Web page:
received from such major figures as Louise Bogan, J.V.
Leavis, Katherine
Anne
Porter,
Bare Hills.
This collection complements Janet Lewis' previous
gifts,
which have included
correspondence, manuscripts, musical scores, and photographs pertaining to
her work The Wife
of
Martin Guerre.
The
information about the Winterses'
current gift provides additional valuable
circle of friends, writers,
and
critics that
developed during Yvor Winters' more than forty years at Stanford.
MR.
AND
MRS. WILLIAM
P.
WREDEN
Clement, R.M. "Life of Cable Ropes." Manuscript notebook, 1883-89. Vital
statistics from the early days of the San Francisco cable car system are recorded
in this pocket-sized leather-bound notebook. In addition to data about the
length, weight, and composition of ropes installed on the various cable car lines,
there are incidental memos, such as this one concerning the Hayes Street rope:
"Pulled apart Sunday Sept. 2, '88 at 4.30 P.M. and shutdown until 8. A.M. Sept.
3, '88. Rope caught on a depression stub. Thusly the cause of such a long delay."
"Map
1853."
of the survey of the partition of the San Francisquito Rancho
At the death of Maria Jose Mesa, widow of Don Rafael Soto, her Rancho
Rinconada del Arroyo de San Francisquito was surveyed and divided among her
children. The Rancho described on this rare survey map was bordered by
present-day El Camino Real and San Francisquito Creek and later became the
central portion of today's city of Palo Alto. This manuscript map of the 2,229acre Rancho documents the transition from Mexican to American land-holding
in Palo Alto's early American history.
.
The papers
of Professor Sidney
Dean Townley,
.
.
consisting of professional
correspondence, original manuscripts, research notes, and some publications.
As Professor
of
Astronomy and Geodesy, Professor Townley served on the
Stanford faculty from 1907 until his retirement
GIFTS OF FRANK LLOYD
The Stanford
from
The
clients
first of
1932.
WRIGHT MATERIAL
Libraries have acquired several important archival collections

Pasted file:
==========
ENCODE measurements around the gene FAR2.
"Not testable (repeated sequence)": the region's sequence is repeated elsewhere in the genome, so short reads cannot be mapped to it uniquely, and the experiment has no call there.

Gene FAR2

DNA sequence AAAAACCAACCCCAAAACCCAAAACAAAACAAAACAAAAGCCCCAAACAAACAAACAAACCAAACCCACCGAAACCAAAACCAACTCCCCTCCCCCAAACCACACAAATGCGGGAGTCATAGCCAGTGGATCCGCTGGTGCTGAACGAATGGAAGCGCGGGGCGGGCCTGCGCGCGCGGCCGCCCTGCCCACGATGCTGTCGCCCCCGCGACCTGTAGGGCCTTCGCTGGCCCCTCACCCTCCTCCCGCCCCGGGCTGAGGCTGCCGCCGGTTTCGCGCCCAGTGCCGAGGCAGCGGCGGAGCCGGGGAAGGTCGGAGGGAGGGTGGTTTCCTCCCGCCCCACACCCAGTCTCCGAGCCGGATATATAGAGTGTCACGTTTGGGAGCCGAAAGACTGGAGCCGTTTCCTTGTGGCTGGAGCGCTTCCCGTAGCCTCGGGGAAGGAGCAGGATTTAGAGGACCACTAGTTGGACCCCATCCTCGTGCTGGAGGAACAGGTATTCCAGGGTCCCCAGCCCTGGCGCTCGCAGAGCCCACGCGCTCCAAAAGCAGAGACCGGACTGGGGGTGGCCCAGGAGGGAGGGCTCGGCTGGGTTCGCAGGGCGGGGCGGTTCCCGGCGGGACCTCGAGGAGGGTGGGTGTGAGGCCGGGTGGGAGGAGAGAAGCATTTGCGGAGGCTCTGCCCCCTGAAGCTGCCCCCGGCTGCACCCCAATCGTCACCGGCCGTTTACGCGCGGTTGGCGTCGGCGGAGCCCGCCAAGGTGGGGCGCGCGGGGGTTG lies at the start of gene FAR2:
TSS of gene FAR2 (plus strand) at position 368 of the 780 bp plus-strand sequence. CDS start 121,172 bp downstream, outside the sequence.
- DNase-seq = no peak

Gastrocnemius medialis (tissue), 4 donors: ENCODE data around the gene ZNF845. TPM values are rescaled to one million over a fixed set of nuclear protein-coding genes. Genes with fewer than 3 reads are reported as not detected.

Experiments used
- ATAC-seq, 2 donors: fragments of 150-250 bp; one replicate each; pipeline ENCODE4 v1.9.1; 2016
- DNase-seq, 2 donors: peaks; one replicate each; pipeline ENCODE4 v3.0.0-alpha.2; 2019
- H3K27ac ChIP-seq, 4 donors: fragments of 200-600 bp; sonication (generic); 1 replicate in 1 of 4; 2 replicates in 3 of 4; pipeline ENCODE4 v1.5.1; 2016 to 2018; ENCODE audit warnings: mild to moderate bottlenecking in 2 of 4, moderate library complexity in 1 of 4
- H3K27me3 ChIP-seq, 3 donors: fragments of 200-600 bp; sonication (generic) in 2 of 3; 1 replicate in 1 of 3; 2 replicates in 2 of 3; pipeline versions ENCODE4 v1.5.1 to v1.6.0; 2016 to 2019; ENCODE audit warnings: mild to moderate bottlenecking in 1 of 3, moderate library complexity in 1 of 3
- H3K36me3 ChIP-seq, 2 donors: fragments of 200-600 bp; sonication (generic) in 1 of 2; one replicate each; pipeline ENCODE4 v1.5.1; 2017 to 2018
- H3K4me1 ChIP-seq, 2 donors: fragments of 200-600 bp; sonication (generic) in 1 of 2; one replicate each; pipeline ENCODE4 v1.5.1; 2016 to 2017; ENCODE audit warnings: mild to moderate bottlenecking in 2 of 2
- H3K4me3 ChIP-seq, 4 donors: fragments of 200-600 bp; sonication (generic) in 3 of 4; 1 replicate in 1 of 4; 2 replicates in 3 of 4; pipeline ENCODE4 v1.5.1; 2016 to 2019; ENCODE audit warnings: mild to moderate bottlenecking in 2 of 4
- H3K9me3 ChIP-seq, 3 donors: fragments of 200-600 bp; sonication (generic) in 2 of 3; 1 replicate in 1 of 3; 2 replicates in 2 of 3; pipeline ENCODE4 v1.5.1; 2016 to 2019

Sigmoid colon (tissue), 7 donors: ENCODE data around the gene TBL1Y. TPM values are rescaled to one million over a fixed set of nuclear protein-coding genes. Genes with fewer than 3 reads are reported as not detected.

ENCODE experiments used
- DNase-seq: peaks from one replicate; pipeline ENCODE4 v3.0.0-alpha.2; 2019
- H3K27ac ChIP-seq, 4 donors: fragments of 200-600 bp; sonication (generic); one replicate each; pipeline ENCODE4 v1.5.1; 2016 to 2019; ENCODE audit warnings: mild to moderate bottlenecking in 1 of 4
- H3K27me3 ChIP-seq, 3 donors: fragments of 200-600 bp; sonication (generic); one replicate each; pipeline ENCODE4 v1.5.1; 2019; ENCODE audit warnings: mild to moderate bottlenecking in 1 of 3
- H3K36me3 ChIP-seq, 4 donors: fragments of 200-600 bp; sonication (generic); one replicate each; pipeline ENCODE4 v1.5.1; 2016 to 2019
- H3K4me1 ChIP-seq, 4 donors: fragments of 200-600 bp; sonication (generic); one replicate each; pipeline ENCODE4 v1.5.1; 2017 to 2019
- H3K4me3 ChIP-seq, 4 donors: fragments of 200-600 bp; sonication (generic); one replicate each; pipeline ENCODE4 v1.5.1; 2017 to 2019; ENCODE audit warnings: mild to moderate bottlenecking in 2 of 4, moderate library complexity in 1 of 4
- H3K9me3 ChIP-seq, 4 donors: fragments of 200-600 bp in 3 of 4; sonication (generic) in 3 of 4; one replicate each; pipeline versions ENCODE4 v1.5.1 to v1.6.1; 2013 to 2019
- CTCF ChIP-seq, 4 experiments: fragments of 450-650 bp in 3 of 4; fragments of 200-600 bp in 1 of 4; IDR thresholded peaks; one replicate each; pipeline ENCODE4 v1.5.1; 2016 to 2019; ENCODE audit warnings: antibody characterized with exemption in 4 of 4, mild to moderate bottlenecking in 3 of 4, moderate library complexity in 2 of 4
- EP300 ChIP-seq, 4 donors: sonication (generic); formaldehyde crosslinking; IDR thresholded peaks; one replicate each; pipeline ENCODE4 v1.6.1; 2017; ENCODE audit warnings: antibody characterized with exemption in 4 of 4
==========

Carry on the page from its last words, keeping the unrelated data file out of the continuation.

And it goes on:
who commissioned Frank
Lloyd Wright to design their homes.
these collections was given by Professor and Mrs. Paul R. Hanna,
who preserved all of their correspondence and
of their
in
Hanna-Honeycomb House on
telegrams related to the building
the Stanford University campus. These
include exchanges since 1930 with Mr. Wright,
The Frank Lloyd Wright
Foundation, Stanford University, and others. Over 6,000 pages of these papers
30
v.
I
Alto
-.-It.
lniiM
tl
-
'
.-.•
-
'
ilk !..
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are preserved and indexed, along with an additional ten ring-binders of general
Wright ephemeral material. Some 500 photographs taken during and after
construction of the house are arranged and identified in seven volumes.
The
drawings and blueprints of the Hanna-Honeycomb
House, so-called because of the hexagonal grid theme Wright created for the
Hanna house. The house was given by the Hannas to Stanford University in the
mid-1970's. The Hannas gave their library of books written by or about Mr.
Wright to the Stanford Art Library. The structures and the related library and
collection also includes 184
archives offer scholars opportunities for research in architectural history.
second extensive collection comes from Buffalo, New York, where the
Darwin D. Martin family preserved correspondence and papers dealing with
Mr. Wright's work on the famous Larkin building and several houses for the
A
Martins, the Bartons, and the Heaths,
Company. This
collection has
the State University of
been
all
executive officers of the Larkin
jointly acquired
New York at Buffalo.
As
by Stanford University and
far as
is
known,
this
is
the
first
two universities jointly acquiring an archival collection of Mr. Wright's
works and sharing the material for research purposes. Stanford was able to
case of
participate in the acquisition of this collection because of gifts
and Jean
S.
Hanna and by
made by Paul
R.
the Associates of the Stanford University Libraries.
31
Buffalo retains the original documents from the year 1888 through 1914 and
Stanford has the originals from 1915 through 1979. Each institution has
photocopies of originals held by the other; thus each university has
a
a set of
complete
combining both originals and copies. In this Frank Lloyd Wright/
Martin Collection are more than 200 letters, handwritten or typed, signed or
initialed by Mr. Wright. There are over 2,000 letters addressed to Mr. Wright by
the several clients. Several drafts of manuscripts which were prepared by Mr.
Wright for possible publication are included. The financial transactions and the
art and architectural discussions in these papers go beyond the designing and
building of the structures in the Buffalo area, forming an important research
collection for studies of the diverse facets of this extraordinary man.
collection by
Stanford continues to receive important Frank Lloyd Wright archives.
latest gift
was an exceptional
The
collection of manuscripts pertaining to the
residence designed for Dr. Victoria Schuck by Frank Lloyd Wright.
The
was to have been built in South Hadley,
Massachusetts, but unfortunately was never constructed. The collection is
beautifully designed residence
dated 1955-70 and includes three drawings in colored pencil, four blueprints